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COVID-19

More people unable to pay utility bills, with colder months coming

Jasmine Garsd Nov 13, 2020
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The protections against shut-offs are lifting and disconnections have already begun. Justin Sullivan/Getty Images
COVID-19

More people unable to pay utility bills, with colder months coming

Jasmine Garsd Nov 13, 2020
Heard on:
The protections against shut-offs are lifting and disconnections have already begun. Justin Sullivan/Getty Images
HTML EMBED:
COPY

According to the U.S. Census bureau, one-third of adults say they face difficulty meeting their regular household expenses. As temperatures continue to drop, unemployment remains high, and additional pandemic relief aid is stalled, activists are warning about an energy crisis: a growing number of Americans who are unable to pay for utility bills like gas, heat, electricity and water.

Richard Ferreira directs community services for Catholic Charities Diocese of Trenton in New Jersey. They give money to people who can’t pay their utility bills.

He said, normally, they get about 15 calls a day, “but now we seem to be spiking to like 35 to 40 calls a day.”

When the pandemic started, New Jersey was one of 32 states that prevented people’s utilities from being disconnected. For New Jersey, it goes until March of next year.

But those bills will keep stacking up, and Ferreira worries that debt will further exacerbate the housing crisis and lead to evictions.

“Evictions — rental arrears and utility arrears go hand in hand,” he said. “Because people are moving monies, they’re robbing Peter to pay Paul. They don’t pay their rent with hopes of trying to get their utilities stabilized.”

According to the National Energy Assistance Directors’ Association, electric and gas debt is expected to be more than $24 billion by the end of this year. That’s three to four times what it was last year.

The protections against shut-offs are lifting and disconnections have already begun. Tens of thousands across the country have lost their power, which is disproportionately affecting people of color.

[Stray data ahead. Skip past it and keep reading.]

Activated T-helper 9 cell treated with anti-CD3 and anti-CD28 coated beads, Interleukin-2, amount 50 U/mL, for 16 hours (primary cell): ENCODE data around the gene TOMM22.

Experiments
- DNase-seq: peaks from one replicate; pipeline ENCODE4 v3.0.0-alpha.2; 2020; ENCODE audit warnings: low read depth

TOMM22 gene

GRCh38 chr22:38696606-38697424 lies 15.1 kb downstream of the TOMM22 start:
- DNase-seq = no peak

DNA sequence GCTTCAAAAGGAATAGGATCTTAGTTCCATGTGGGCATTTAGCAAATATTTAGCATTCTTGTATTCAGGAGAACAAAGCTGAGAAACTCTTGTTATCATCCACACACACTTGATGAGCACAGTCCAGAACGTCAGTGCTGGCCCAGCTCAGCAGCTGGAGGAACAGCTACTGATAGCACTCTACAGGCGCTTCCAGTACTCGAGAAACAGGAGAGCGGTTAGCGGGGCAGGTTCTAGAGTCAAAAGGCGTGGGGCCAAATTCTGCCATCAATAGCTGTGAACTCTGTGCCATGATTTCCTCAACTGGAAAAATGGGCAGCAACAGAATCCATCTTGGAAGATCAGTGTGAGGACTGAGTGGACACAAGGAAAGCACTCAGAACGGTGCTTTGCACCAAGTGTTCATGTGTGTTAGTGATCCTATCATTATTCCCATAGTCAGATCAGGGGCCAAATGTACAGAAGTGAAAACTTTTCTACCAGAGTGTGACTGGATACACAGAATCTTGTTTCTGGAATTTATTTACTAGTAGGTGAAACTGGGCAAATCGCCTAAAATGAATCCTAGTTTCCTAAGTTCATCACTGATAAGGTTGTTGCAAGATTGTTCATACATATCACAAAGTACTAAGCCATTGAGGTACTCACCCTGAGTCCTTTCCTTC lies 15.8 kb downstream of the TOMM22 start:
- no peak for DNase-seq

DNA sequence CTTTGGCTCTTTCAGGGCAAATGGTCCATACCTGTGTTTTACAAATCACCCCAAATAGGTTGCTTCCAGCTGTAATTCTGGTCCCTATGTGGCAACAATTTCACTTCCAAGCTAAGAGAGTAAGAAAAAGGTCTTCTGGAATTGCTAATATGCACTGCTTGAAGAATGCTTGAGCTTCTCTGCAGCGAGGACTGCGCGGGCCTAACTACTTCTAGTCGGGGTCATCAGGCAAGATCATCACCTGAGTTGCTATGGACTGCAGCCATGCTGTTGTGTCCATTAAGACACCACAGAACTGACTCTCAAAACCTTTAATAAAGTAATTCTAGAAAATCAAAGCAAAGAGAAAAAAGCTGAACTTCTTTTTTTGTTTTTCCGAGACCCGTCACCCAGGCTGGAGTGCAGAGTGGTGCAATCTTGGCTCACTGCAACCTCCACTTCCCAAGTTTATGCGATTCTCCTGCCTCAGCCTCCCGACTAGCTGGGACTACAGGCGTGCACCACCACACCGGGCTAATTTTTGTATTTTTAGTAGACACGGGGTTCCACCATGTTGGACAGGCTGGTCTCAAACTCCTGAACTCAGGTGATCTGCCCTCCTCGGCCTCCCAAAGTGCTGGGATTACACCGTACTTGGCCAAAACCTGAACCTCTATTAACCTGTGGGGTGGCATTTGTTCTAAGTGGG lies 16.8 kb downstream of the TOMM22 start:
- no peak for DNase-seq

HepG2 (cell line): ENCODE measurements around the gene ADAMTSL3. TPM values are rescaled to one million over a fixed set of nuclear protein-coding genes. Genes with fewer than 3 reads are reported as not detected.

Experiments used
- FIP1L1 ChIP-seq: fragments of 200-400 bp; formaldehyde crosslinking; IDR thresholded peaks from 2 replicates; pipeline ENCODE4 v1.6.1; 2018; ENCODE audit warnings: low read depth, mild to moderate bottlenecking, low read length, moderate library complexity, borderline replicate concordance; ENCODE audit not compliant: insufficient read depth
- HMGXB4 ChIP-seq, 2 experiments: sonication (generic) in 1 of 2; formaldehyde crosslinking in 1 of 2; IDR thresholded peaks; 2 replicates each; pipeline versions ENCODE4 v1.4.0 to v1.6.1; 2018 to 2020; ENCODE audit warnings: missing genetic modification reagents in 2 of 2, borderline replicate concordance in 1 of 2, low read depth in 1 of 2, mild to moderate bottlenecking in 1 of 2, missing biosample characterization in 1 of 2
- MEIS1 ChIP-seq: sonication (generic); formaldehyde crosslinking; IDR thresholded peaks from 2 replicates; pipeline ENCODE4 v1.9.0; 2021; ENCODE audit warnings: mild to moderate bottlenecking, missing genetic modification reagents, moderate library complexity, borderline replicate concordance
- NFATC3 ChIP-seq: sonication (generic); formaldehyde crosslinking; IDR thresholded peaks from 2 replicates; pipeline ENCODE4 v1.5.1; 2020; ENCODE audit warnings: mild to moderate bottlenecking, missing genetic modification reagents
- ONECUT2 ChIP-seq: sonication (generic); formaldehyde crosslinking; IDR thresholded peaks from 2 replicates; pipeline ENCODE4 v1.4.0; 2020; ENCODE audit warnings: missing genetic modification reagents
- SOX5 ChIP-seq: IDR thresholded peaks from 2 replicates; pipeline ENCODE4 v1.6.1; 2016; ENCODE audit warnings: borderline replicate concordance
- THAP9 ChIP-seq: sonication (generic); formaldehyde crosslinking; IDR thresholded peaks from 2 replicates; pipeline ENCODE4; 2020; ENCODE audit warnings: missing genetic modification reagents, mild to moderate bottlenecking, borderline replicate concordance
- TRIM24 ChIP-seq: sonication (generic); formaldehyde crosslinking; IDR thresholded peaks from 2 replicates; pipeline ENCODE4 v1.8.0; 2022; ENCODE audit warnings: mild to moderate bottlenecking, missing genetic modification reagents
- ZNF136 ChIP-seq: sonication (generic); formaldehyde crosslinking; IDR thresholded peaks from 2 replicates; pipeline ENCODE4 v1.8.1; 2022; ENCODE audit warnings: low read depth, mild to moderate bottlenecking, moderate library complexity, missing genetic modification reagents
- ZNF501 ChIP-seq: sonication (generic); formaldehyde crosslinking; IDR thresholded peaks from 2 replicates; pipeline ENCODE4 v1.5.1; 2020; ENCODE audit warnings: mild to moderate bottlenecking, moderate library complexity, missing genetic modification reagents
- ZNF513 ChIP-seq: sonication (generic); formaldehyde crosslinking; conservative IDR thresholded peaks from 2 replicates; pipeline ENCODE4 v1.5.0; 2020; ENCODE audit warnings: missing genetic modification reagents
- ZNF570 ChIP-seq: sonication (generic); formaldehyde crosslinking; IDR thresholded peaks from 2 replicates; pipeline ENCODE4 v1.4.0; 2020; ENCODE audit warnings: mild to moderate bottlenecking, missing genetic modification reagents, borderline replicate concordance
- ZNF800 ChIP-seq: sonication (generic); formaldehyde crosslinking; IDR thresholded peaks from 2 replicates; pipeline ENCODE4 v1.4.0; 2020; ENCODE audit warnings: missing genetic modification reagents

“As compared to white households, Hispanic households were 15 times more likely to have their household disconnected for the first time, since the beginning of the pandemic,” said Michelle Graff, who teaches energy policy at Indiana University. “And Black households were 6 times more likely.”

It’s not just about staying warm through the winter. It’s a public health issue, said Ariel Drehobl with the American Council for an Energy-Efficient Economy.

“Many people are working and learning from home, and need to wash their hands frequently, keep food and medicine cool in a refrigerator that’s running on electricity,” Drehobl said. “It’s really important that people have access to the utilities now.”

Utility companies across the country say they are offering payment plans, and the federal program that helps low-income families pay their energy bills got an extra $900 million from the CARES Act. But that was back in May, and the coldest months are still ahead.

COVID-19 Economy FAQs

Can businesses deny you entry if you don’t have a vaccine passport?

As more Americans get vaccinated against COVID-19 and the economy begins reopening, some businesses are requiring proof of vaccination to enter their premises. The concept of a vaccine passport has raised ethical questions about data privacy and potential discrimination against the unvaccinated. However, legal experts say businesses have the right to deny entrance to those who can’t show proof.

Give me a snapshot of the labor market in the U.S.

U.S. job openings in February increased more than expected, according to the Labor Department. Also, the economy added over 900,000 jobs in March. For all of the good jobs news recently, there are still nearly 10 million people who are out of work, and more than 4 million of them have been unemployed for six months or longer. “So we still have a very long way to go until we get a full recovery,” said Elise Gould with the Economic Policy Institute. She said the industries that have the furthest to go are the ones you’d expect: “leisure and hospitality, accommodations, food services, restaurants” and the public sector, especially in education.

What do I need to know about tax season this year?

Glad you asked! We have a whole separate FAQ section on that. Some quick hits: The deadline has been extended from April 15 to May 17 for individuals. Also, millions of people received unemployment benefits in 2020 — up to $10,200 of which will now be tax-free for those with an adjusted gross income of less than $150,000. And, for those who filed before the American Rescue Plan passed, simply put, you do not need to file an amended return at the moment. Find answers to the rest of your questions here.

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